ST. PETERSBURG, Fla. (Nov. 2, 2011)–The Poynter Institute’s e-learning project, the Knight-funded News University, announced today that it has registered its 200,000th user, marking a significant milestone for a program founded on the principles of flexible, focused and affordable journalism training.
Two hundred thousand registered users is not the only number that reflects the significant contribution NewsU (www.newsu.org) is making to journalism training. With users in more than 200 countries, Poynter NewsU has achieved a global impact that wasn't anticipated at its conception eight years ago. Today, 14% of NewsU users are from outside North America, with India ranking behind the U.S. and Canada in number of users followed by Australia, the UK, the Philippines and China.
NewsU, with its more than 275 training modules, is the world’s largest e-learning site devoted to journalism skills training. The site is open to professionals, journalism educators and students and the public. It has more than 85 self-training courses, the hallmark of its e-learning methodology.
NewsU By the Numbers
“NewsU's numbers impress us, but the stories of users are even more impressive,” said Poynter Institute president Karen Dunlap. “We regularly hear from journalists and other citizens around the world who rely on NewsU to learn new skills and keep growing. The Knight Foundation’s vision paid off.”
Poynter NewsU was created with a five-year grant from the Knight Foundation, which supported the creation of many of the free or low-cost training modules.
“NewsU was the first journalism-based e-learning project that took full advantage of the power of the Internet,” said Howard Finberg, Poynter's director of interactive learning. “Over the last eight years, we have created a learning environment that recognizes the need for ‘just-in-time’ training and for courses that are valuable for all types of participants, not just professional. And we still try to add a dash of fun.”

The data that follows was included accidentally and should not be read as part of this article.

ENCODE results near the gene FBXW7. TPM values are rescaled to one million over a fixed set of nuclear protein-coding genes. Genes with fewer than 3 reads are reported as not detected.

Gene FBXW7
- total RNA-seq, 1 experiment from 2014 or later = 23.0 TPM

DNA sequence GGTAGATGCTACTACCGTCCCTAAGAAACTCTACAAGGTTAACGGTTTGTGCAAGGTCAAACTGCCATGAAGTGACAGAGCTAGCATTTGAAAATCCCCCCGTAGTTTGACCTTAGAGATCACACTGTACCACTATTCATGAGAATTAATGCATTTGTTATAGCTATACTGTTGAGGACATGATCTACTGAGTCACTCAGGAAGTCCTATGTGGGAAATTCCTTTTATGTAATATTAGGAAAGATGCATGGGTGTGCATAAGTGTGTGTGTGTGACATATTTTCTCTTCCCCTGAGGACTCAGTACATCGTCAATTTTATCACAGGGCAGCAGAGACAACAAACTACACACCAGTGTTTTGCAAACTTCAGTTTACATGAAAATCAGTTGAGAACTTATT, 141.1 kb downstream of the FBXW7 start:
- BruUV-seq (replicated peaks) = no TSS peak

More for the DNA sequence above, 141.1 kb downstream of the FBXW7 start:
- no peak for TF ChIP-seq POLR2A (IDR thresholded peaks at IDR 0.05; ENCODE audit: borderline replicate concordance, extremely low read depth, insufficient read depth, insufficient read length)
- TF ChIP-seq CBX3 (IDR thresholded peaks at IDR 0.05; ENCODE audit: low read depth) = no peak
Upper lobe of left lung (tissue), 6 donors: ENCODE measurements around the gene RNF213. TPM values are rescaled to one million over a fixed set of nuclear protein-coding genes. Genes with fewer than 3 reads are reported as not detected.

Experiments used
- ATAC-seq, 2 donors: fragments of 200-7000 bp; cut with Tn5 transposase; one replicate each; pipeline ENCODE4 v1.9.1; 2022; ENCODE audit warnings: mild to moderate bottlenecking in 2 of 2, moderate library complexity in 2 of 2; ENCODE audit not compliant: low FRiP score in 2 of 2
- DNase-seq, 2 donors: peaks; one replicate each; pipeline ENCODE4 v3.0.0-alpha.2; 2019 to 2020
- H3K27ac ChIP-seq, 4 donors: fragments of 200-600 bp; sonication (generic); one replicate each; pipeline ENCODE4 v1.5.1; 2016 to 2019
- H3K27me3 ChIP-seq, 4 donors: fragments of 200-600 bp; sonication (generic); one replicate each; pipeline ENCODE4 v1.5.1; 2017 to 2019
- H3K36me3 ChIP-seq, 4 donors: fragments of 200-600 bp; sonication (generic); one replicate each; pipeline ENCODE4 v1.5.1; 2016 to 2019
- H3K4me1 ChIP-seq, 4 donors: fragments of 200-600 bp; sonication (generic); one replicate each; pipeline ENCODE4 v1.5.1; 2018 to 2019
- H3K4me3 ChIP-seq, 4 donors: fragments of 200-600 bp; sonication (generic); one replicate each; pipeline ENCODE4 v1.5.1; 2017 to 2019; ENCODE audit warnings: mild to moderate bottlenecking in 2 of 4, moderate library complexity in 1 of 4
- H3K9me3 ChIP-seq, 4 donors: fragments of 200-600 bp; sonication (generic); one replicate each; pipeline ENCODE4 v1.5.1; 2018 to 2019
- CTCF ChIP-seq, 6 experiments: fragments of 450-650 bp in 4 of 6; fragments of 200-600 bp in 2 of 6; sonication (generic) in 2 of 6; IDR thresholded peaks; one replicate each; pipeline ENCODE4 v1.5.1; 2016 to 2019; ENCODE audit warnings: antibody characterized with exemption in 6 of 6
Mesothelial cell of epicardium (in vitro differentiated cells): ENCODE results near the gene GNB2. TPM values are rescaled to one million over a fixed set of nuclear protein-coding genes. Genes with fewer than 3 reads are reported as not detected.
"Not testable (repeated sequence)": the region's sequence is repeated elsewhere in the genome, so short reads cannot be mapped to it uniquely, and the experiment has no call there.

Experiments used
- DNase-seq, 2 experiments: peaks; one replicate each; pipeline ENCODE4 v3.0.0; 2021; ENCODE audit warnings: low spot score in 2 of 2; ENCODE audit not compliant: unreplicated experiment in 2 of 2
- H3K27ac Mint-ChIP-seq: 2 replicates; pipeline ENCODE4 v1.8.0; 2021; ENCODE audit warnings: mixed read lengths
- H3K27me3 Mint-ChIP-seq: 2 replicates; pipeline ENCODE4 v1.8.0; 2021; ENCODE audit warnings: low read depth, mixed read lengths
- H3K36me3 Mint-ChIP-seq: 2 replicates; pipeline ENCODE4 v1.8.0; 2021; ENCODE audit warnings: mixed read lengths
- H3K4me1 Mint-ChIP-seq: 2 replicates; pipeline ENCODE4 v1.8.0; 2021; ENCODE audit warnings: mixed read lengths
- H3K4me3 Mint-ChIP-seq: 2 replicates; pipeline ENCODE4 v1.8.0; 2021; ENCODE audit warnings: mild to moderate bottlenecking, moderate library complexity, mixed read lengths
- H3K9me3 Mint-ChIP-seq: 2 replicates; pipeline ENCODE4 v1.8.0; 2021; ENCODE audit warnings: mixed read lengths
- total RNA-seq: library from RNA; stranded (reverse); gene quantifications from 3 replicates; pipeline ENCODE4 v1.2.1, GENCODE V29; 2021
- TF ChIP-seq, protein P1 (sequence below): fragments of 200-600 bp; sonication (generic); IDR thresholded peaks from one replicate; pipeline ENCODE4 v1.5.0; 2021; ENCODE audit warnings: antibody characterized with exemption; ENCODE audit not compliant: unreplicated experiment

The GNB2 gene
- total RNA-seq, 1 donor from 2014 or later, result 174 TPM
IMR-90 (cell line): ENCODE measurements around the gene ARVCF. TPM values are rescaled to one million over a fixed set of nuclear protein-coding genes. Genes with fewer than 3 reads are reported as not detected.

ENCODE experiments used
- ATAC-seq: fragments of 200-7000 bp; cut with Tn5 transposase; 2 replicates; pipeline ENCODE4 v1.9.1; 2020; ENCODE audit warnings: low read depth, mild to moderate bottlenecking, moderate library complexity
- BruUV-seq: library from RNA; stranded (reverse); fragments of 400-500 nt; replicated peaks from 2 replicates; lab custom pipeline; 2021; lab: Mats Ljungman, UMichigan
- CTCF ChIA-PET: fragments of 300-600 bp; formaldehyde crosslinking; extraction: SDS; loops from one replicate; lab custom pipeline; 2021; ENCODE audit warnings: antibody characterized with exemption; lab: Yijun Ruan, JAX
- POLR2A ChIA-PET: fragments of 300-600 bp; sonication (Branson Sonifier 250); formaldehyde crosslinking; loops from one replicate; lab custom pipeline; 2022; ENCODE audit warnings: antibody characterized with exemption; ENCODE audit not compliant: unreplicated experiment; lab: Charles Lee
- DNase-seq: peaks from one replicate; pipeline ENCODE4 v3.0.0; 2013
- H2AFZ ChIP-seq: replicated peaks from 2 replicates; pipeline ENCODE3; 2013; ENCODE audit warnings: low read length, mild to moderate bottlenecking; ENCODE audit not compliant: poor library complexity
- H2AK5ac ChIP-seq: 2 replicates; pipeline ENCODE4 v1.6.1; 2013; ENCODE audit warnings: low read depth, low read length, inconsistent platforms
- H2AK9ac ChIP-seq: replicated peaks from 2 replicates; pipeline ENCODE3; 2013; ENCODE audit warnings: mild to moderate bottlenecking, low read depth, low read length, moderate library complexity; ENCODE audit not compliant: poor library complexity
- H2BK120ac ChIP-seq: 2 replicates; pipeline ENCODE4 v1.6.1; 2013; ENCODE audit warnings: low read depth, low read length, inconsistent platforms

What brings in users? The depth of offerings. NewsU features more than 275 different training modules, which include Webinars, self-directed training modules, online seminars, tutorials and seminar snapshots. Among the most popular offerings are:
Cleaning Your Copy: Grammar, Style and More
The Be a Reporter Game
The Lead Lab
News Sense: The Building Blocks of News
In addition to core writing, editing and reporting courses, hallmark of Poynter’s training, NewsU has also been at the forefront of training on some of the most important media trends, including mobile apps, Twitter, Facebook, SEO and more.
The Results Are In
“Not long ago NewsU was a risky startup. Today, it is a star,” said Eric Newton, senior adviser to the president of the John S. and James L. Knight Foundation. “NewsU works because journalists around the world want to learn how to get better. Poynter, our extraordinary partner, has done nothing less than create the best digital journalism school on the planet.”
That success is evident in feedback from users. In a recent survey of NewsU users, 75% said that half to all of the course content was useful and 62% said that the course helped them get better at their job or class work. Seventy-one percent would recommend NewsU to a colleague or a friend, while 80% are likely to extremely likely to take another course.